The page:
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Density Effects Interactive

Let’s investigate the dependence of lift on density using a Java simulator.

Please note: the simulation below is best viewed on a desktop computer. It may take a few minutes for the simulation to load.

Lift and Drag

Lift is created by deflecting a moving fluid (liquid or gas), and drag is generated on a body in a wide variety of ways. From Newton’s second law of motion, the aerodynamic forces on the body (lift and drag) are directly related to the change in momentum of the fluid with time. The fluid momentum is equal to the mass times the velocity of the fluid. Since the fluid is moving, defining the mass gets a little tricky. If the mass of fluid were brought to a halt, it would occupy some volume in space; and we could define its density to be the mass divided by the volume. With a little math which is described on the fluid momentum page, we can show that the aerodynamic forces are directly proportional to the density of the fluid that flows by the airfoil.


Lift and drag depend linearly on the density of the fluid. Halving the density halves the lift, halving the density halves the drag. The fluid density depends on the type of fluid and the depth of the fluid. In the atmosphere, air density decreases as altitude increases. This explains why airplanes have a flight ceiling, an altitude above which it cannot fly. As an airplane ascends, a point is eventually reached where there just isn’t enough air mass to generate enough lift to overcome the airplane’s weight. The relation between altitude and density is a fairly complex exponential that has been determined by measurements in the atmosphere.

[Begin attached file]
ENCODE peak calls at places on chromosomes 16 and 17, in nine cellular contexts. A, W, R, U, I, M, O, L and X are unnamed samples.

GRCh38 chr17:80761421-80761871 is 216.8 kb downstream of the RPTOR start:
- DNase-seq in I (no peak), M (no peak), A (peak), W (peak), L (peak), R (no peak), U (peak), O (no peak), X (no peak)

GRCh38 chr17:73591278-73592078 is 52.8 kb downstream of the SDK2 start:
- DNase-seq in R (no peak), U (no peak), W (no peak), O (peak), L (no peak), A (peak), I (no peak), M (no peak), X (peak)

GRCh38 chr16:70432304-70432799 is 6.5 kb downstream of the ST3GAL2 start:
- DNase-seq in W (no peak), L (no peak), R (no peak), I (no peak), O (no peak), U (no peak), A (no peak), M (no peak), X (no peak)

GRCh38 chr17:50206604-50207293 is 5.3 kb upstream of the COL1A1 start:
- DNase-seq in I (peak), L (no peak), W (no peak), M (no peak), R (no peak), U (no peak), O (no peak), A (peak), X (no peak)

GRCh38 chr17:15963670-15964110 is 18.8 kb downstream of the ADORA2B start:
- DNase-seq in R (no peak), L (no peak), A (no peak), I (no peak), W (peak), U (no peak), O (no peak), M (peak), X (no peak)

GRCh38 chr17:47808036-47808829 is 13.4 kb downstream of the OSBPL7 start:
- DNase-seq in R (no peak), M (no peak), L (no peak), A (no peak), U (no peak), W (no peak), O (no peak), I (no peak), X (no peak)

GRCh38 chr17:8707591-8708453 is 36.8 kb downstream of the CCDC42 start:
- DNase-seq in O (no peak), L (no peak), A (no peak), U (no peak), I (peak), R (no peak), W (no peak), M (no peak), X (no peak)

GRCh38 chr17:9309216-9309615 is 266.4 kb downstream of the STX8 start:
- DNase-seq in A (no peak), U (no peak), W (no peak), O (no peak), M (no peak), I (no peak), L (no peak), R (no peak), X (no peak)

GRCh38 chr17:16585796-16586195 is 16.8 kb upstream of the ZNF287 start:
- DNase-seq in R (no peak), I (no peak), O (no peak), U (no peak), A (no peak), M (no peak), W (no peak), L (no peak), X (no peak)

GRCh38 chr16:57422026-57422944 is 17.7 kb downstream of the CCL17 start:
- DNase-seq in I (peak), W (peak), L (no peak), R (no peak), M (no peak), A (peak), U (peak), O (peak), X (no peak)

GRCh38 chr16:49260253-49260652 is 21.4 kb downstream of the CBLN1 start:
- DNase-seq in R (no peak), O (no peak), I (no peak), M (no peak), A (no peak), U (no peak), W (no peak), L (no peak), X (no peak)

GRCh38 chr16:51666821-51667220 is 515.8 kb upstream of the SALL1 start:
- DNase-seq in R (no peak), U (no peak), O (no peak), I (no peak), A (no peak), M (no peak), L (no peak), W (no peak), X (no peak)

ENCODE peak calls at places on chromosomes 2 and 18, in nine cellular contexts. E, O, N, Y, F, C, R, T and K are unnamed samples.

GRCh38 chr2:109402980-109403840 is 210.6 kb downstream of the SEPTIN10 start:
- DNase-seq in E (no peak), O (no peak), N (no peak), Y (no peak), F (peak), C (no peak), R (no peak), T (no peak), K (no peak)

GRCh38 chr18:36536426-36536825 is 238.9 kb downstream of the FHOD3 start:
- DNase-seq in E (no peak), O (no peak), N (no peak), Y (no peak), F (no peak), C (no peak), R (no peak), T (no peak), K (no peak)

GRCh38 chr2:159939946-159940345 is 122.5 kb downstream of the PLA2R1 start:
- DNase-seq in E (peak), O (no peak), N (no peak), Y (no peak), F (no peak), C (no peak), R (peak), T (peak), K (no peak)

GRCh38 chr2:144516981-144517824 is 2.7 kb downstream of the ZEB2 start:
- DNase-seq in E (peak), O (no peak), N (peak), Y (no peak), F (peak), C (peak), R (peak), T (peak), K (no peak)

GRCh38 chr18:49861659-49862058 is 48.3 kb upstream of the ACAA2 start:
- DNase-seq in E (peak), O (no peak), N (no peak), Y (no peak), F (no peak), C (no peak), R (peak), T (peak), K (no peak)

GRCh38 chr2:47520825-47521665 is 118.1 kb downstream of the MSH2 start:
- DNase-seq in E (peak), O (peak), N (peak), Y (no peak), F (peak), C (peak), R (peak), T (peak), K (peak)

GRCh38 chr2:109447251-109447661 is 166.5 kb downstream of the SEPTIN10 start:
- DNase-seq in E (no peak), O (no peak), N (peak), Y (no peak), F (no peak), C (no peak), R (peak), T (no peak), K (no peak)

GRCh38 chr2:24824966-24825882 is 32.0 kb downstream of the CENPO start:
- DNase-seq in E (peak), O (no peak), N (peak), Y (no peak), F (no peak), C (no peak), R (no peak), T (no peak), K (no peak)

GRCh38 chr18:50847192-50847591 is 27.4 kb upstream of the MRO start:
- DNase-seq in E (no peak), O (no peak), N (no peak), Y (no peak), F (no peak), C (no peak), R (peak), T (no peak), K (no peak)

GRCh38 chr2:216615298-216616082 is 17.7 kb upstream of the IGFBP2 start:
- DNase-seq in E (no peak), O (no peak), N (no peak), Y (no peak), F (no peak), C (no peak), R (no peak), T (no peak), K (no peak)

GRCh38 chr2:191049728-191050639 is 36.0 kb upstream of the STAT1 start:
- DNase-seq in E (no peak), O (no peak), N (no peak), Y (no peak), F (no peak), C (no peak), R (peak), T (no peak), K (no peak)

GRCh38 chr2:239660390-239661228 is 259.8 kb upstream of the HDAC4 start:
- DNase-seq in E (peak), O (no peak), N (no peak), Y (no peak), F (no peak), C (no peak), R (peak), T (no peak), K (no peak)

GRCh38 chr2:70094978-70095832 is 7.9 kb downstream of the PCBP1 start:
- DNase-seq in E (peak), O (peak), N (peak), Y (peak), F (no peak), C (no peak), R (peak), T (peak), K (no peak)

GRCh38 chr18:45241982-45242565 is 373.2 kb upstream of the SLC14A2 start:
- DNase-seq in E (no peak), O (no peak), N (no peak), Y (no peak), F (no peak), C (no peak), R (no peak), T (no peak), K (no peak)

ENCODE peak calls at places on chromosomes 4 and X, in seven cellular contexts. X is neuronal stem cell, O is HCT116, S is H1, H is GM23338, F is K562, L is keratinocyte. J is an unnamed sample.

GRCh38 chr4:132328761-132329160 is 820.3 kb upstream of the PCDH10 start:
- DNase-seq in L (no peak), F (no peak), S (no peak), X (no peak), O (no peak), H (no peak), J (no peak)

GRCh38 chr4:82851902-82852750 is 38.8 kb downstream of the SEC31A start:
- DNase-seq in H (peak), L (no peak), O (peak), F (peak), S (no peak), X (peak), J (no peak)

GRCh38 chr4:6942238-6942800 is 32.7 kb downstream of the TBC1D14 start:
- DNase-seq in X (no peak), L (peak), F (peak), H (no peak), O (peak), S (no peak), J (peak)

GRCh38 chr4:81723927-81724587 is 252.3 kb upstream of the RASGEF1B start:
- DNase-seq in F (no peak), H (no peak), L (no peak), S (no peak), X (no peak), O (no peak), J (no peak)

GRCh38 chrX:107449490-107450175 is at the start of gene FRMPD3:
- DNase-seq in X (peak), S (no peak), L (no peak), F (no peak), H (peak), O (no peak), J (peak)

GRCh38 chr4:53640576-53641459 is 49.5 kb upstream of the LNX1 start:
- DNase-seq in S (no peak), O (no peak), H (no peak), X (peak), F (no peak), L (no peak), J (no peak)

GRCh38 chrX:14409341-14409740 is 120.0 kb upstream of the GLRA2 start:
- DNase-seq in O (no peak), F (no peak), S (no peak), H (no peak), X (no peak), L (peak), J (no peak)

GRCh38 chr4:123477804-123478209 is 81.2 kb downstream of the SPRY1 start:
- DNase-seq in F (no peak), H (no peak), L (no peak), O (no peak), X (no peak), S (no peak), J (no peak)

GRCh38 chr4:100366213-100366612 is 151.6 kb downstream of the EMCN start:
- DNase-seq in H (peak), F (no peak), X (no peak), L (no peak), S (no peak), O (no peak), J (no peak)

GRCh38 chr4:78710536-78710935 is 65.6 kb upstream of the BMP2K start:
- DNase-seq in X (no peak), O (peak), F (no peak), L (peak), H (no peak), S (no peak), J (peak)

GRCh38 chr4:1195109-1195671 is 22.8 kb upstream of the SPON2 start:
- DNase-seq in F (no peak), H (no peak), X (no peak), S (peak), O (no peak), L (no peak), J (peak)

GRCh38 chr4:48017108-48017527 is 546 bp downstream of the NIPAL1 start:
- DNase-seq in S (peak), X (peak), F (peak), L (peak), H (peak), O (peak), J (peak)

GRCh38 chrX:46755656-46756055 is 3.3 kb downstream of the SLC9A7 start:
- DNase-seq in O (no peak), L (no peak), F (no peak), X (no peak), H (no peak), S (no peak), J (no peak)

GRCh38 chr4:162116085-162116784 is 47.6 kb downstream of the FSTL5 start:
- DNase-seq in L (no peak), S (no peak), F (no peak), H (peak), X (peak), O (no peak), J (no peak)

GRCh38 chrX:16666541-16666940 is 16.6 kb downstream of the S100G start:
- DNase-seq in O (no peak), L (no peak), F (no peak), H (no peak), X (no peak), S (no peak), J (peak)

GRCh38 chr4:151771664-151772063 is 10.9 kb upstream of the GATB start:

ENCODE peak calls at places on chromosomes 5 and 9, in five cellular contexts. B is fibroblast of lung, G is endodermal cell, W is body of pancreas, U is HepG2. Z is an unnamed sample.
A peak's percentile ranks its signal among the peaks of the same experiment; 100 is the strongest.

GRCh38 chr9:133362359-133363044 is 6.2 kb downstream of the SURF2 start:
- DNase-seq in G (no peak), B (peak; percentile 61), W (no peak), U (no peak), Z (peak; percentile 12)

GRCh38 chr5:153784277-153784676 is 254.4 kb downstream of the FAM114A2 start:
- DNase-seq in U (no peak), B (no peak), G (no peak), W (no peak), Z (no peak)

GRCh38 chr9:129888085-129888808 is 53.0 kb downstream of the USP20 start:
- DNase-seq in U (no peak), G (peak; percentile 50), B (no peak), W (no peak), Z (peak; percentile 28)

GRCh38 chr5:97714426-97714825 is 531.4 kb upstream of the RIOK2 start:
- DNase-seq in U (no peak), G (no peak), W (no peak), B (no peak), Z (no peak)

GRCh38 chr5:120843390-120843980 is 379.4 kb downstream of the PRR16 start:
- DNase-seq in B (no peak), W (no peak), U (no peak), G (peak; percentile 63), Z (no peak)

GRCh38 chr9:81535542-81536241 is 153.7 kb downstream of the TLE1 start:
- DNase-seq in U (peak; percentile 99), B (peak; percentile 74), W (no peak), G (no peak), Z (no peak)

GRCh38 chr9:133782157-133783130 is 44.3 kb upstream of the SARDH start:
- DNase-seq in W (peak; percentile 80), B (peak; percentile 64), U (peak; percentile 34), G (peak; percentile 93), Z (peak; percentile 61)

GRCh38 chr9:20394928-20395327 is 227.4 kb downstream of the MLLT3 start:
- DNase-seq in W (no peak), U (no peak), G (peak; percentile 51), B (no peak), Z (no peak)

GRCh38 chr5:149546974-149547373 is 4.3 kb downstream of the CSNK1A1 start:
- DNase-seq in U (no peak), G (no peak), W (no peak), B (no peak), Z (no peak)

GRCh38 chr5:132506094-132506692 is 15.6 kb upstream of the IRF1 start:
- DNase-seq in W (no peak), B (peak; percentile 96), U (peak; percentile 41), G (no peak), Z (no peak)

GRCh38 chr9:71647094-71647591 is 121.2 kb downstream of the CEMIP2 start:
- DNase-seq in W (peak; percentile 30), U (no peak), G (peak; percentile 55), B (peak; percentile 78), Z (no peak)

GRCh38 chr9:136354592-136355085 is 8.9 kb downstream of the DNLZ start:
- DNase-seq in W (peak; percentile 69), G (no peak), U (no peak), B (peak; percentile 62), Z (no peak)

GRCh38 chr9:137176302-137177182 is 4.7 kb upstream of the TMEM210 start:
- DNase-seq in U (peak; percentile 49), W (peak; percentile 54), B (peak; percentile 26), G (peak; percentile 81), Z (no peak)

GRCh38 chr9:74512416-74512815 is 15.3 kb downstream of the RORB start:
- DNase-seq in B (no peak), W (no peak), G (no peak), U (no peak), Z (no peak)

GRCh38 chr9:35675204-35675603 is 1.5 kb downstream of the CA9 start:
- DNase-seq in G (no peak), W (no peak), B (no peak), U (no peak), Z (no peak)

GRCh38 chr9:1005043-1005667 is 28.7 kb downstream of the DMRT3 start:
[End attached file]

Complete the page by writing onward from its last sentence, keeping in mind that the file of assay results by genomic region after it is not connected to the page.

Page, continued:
General Instructions

As an experiment, set the altitude to 5300 feet and note the value of the density and the amount of lift. Now change the altitude to 26,500 feet. What is the new value of the density? What is the value of the lift? How do these compare to the previous measurement? Notice that the altitude did not double. Now take this airplane to Mars. How does the density and lift compare to Earth at the same altitude? Move the altitude up to 37000 feet. How does the density and lift compare to the original measurements on Earth?

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